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Covid-19 has accelerated councils’ data innovation


Mark Say Managing Editor

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Local authorities have been innovative in using data in response to Covid-19, but it needs engagement with local citizens to make it sustainable, according to a new report.

The Government’s Centre for Data Ethics and Innovation (CDEI) has produced Local Government Use of Data During the Pandemic from a forum involving councils across the country and research into public attitudes.

Its key findings include that local authorities have used individual- and population-level data creatively to help keep people safe during the pandemic. Examples include Hackney’s attempts to identify residents who are particularly vulnerable, and Glasgow City Council’s online platform to promote social distancing

They have also found new ways of sharing health data, such as in obtaining access to the NHS database on patients who are shielding, which has helped in co-ordinating efforts to provide support through food and pharmacy deliveries.

The report says authorities have had more success in changing how they deploy existing datasets than in acquiring or sharing data with central government or local service providers.

But there are concerns that as the pandemic subsides the progress will not be sustained, due to uncertainty over whether emergency access to some datasets will be repealed, a waning of enthusiasm, and a fear of misjudging the public mood on the acceptable use of data.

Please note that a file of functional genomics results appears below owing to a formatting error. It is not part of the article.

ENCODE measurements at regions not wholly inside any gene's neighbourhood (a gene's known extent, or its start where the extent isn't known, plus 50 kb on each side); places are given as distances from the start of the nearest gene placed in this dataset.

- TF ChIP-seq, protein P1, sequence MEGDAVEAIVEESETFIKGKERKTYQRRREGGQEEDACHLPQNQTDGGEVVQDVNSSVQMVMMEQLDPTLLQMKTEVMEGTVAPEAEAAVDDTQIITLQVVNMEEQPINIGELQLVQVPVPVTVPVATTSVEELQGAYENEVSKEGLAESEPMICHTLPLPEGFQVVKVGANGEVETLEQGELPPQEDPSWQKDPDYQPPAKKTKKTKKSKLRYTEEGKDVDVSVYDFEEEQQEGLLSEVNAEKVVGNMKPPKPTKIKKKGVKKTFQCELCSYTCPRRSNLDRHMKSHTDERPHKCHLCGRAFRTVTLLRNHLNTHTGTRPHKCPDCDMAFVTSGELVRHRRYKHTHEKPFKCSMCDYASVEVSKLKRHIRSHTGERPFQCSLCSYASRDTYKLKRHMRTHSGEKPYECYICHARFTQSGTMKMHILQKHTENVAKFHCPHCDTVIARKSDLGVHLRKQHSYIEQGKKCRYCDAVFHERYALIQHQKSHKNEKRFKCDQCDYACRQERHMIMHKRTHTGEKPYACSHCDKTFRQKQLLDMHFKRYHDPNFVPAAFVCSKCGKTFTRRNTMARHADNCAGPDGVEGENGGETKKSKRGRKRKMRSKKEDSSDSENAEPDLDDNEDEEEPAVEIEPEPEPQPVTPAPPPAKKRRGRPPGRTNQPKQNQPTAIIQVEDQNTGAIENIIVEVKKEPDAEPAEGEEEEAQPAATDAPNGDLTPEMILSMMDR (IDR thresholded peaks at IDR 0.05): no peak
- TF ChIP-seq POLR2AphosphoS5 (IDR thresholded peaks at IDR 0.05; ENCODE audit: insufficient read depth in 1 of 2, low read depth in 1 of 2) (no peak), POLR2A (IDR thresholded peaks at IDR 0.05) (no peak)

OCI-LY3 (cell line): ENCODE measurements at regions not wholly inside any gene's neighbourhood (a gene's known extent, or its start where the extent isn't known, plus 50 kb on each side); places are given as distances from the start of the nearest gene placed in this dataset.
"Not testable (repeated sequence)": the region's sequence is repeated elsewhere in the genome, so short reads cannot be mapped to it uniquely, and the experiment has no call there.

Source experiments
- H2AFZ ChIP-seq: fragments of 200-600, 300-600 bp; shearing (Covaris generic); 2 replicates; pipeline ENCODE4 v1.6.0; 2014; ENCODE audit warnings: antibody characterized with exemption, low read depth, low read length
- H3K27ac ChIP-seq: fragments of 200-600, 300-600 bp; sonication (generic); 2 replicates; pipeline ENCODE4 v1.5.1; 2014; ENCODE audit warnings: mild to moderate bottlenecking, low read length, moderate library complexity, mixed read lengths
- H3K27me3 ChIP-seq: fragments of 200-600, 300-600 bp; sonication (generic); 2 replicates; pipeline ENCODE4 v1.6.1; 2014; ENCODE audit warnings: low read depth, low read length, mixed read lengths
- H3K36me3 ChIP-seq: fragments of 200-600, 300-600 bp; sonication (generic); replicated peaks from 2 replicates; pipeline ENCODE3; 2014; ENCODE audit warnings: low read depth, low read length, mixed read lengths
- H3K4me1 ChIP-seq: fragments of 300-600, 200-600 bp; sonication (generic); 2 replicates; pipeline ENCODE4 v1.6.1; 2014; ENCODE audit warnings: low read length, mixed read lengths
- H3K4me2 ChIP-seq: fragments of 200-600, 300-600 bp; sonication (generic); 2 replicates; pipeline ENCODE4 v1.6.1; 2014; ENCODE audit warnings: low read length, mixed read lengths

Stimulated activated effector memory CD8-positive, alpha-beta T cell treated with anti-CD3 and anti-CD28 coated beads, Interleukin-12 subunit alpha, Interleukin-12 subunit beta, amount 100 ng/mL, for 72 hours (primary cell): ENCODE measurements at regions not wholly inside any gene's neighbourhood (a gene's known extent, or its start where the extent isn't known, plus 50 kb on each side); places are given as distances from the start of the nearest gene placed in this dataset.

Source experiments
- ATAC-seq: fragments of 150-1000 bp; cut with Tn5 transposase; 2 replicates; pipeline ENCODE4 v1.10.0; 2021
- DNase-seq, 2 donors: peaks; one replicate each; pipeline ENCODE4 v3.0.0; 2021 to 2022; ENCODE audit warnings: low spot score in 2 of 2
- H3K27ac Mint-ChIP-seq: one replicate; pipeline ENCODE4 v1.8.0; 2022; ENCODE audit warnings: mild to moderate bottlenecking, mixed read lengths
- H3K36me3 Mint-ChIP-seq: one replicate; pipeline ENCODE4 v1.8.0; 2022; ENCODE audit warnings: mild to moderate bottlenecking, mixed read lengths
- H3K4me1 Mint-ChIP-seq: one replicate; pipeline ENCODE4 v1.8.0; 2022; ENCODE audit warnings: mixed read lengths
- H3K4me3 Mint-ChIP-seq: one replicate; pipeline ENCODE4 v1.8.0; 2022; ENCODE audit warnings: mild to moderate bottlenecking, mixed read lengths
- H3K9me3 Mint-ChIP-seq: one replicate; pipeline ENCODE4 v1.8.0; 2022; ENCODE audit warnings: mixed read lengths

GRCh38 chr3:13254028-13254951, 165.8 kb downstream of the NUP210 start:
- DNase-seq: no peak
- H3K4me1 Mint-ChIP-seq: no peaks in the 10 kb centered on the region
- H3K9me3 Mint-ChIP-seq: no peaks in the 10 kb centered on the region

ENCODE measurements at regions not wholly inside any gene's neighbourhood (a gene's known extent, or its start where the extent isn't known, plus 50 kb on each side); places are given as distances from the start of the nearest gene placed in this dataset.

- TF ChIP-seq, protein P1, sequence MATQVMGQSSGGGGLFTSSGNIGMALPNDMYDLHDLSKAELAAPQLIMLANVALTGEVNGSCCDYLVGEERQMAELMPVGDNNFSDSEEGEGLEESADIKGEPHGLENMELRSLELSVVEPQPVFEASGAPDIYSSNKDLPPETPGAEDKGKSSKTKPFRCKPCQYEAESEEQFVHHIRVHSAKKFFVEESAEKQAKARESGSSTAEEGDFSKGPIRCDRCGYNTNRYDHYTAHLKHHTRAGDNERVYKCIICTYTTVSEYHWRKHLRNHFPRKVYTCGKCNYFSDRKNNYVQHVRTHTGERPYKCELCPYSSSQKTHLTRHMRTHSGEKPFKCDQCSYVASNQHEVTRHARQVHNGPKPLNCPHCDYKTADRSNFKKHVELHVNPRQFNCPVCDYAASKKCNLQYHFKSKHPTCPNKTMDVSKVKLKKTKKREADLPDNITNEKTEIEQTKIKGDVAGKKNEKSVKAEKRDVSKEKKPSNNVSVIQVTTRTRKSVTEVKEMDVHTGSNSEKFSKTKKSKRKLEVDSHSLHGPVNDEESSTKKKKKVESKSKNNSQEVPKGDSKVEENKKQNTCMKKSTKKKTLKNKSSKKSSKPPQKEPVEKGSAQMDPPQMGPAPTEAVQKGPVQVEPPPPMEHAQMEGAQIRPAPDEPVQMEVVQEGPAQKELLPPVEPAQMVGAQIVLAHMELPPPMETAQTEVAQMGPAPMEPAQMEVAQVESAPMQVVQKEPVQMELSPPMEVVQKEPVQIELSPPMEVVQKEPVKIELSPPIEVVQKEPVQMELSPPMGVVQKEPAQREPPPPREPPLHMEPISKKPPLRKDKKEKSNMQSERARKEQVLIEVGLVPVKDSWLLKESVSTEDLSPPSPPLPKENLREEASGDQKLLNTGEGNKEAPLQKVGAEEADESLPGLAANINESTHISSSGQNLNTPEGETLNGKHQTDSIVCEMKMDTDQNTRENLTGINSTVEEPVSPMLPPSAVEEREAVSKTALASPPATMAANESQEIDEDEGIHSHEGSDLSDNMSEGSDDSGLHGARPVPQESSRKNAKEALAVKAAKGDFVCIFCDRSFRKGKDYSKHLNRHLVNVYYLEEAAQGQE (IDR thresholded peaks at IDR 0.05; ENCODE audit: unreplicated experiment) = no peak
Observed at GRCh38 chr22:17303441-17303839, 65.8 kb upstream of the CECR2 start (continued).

There are also long-standing barriers to data innovation, including skills gaps, a lack of clarity around legal issue, poor data quality and limits on funding.

CDEI says that, for sustainable adoption, there is a need for governance that comes from engagement with local citizens to ensure it is trustworthy.

It says its own recent polling of 2,025 people showed that half wanted to engage with their local authority on how data is used to make decisions.

There is also a need for dedicated action from central and local government, building on initiatives such as the Local Government Association’s guide to predictive analytics and the Ministry of Housing, Communities and Local Government’s Covid-19 challenge fund.

Need for support

Edwina Dunn, board member for the CDEI, said: “Almost every aspect of local government has required at least temporary reform during the pandemic. Data and data driven technologies have played an important part in enabling local councils to respond to the Covid-19 crisis, helping to inform public health measures, protect the most vulnerable in local communities, and keep public services running.

“With the right support, councils can retain and build on efforts to utilise data effectively, in a way that is in keeping with the expectations of their residents, to provide local services communities can rely on.

“The CDEI is looking forward to continuing to work with the Government, as well as with local authorities and other relevant stakeholders, on this important agenda.”

The organisation said it is now working in partnership with local authorities to help maximise the benefits of data by building trustworthy governance.

Image from iStock, Natasaadzic

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